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Forty Acres is the northern-most neighborhood in West St. Paul, a square notch that sticks above the usual city boundary of Annapolis Street, yet is still part of West St. Paul. How did this odd square come to be?
Where Is Forty Acres?
Located at the very northern boundary of West St. Paul and St. Paul, Forty Acres is a neighborhood bounded by Annapolis on the south, Charlton on the West, Bidwell on the east, and halfway between Curtice and Sidney Streets on the north.
Why Is Forty Acres?
The creation of Forty Acres goes back to 1874, predating the current City of West St. Paul. At the time, West St. Paul Township and Dakota County extended all the way north to the Mississippi River, encompassing all of the West Side. But St. Paul and Ramsey County wanted to annex the West Side. Successful annexation would push the boundary south to Annapolis Street.
But that created a problem.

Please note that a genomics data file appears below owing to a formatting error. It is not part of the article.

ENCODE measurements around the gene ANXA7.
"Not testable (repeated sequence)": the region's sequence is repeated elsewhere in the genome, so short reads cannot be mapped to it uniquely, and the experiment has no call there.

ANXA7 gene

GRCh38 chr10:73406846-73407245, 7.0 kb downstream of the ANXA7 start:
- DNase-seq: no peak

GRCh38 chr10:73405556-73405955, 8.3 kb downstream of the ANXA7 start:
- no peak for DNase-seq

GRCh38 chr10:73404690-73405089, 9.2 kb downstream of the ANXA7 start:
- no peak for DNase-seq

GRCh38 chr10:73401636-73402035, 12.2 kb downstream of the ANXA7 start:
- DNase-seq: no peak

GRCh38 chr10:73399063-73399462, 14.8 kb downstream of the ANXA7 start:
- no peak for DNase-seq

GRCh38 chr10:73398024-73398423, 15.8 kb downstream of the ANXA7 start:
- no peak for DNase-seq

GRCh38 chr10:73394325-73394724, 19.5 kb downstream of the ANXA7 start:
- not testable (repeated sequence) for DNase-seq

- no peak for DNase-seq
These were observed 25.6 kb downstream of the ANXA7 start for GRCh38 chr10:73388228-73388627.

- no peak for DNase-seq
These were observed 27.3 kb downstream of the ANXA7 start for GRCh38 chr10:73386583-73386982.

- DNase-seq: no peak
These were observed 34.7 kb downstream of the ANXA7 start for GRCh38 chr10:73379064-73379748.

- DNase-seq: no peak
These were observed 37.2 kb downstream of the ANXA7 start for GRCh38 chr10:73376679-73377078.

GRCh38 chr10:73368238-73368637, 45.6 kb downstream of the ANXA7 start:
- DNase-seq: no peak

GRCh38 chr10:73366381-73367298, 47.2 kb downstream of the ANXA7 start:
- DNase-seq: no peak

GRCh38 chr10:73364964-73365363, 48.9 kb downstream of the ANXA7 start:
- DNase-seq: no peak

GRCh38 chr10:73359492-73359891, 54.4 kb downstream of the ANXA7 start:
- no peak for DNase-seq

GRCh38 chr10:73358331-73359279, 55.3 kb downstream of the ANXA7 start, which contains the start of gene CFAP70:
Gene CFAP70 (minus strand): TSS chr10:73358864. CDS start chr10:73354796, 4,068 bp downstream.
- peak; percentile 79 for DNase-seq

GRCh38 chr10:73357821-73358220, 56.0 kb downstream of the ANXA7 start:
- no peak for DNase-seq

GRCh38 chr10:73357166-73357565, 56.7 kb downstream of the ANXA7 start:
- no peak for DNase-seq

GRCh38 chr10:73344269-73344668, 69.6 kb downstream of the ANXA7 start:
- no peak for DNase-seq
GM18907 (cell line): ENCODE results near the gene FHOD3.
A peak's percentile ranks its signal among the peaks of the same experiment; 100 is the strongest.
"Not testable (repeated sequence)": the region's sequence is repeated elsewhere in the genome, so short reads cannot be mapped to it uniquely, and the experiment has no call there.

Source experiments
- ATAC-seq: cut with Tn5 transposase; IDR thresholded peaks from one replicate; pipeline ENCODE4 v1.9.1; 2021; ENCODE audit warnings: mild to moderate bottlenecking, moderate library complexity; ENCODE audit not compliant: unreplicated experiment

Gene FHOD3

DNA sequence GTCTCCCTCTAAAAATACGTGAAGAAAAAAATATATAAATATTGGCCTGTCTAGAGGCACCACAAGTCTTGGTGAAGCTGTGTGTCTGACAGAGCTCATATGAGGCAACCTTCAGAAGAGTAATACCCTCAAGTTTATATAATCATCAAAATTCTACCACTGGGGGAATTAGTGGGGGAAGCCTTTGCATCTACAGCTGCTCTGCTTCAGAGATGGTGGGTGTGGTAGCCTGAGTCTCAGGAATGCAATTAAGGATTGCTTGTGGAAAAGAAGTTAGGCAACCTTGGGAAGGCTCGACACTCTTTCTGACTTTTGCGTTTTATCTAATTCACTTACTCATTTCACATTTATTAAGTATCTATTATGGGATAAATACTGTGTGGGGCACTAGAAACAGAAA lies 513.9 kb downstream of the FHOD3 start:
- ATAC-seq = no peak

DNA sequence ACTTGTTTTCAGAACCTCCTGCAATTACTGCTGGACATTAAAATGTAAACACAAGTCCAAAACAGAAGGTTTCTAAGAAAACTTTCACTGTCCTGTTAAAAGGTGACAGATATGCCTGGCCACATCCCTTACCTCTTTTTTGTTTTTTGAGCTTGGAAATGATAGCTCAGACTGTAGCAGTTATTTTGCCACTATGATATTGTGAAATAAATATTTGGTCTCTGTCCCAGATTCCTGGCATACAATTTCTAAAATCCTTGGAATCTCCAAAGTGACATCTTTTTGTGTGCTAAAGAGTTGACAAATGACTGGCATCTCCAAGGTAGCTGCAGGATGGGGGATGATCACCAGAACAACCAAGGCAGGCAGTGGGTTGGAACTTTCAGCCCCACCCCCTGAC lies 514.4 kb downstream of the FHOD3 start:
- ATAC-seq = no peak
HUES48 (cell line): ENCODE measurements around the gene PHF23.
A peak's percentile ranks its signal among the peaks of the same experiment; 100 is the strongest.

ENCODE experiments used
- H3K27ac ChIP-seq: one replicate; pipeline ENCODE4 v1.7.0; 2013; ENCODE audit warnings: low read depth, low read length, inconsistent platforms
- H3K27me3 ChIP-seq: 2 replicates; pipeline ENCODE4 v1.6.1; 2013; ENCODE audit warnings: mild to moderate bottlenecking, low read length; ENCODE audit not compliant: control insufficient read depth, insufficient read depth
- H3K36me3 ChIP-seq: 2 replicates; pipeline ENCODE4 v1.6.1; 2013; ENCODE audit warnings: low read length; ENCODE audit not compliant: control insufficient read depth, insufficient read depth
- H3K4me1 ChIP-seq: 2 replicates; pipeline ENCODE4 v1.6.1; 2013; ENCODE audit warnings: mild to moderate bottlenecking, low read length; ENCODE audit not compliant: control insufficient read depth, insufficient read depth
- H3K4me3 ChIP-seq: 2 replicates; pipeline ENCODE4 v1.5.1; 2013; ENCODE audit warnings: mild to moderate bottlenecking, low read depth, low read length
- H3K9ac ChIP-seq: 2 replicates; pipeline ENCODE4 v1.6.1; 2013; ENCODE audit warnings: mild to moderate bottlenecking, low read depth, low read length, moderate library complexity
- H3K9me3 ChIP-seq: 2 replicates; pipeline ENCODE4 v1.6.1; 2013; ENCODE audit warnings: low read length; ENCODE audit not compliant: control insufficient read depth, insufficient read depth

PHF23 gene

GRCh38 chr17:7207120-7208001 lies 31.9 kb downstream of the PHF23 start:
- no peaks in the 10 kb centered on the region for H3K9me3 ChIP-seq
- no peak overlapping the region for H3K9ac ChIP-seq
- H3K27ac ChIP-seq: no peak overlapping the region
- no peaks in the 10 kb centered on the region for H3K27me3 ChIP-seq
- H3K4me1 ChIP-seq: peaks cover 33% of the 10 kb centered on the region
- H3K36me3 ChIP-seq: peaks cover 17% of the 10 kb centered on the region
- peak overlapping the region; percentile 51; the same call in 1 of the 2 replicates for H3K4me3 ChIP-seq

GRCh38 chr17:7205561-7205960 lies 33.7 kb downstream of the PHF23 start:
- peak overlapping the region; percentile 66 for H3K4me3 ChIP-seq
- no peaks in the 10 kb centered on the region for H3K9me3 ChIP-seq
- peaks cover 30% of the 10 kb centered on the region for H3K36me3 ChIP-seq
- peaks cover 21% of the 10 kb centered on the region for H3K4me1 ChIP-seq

The superintendent of schools for Dakota County, Philip Crowley, lived north of Annapolis and would now be living in Ramsey County. So the boundary was redrawn to jog north and retain Crowley’s house at 763 Dodd Road in Dakota County.
Free passage over St. Paul’s Wabasha Street Bridge, which previously required a toll, sweetened the deal and both Ramsey County and Dakota County residents voted to approve the annexation. West St. Paul Township residents approved the measure 374 to 6. The West Side became part of St. Paul and Forty Acres was created.
Philip Crowley and West St. Paul
Philip Crowley is responsible for more of West St. Paul’s history than just Forty Acres. He served as the first teacher at Somerset School, clerk of West St. Paul Township, and council member of South St. Paul when it included West St. Paul. In 1889, Crowley led a movement to break away from South St. Paul and create the current West St. Paul. Crowley was appointed the first mayor of West St. Paul and served from 1889 until his resignation in 1891.
Crowley Circle was named after Crowley in 2014.
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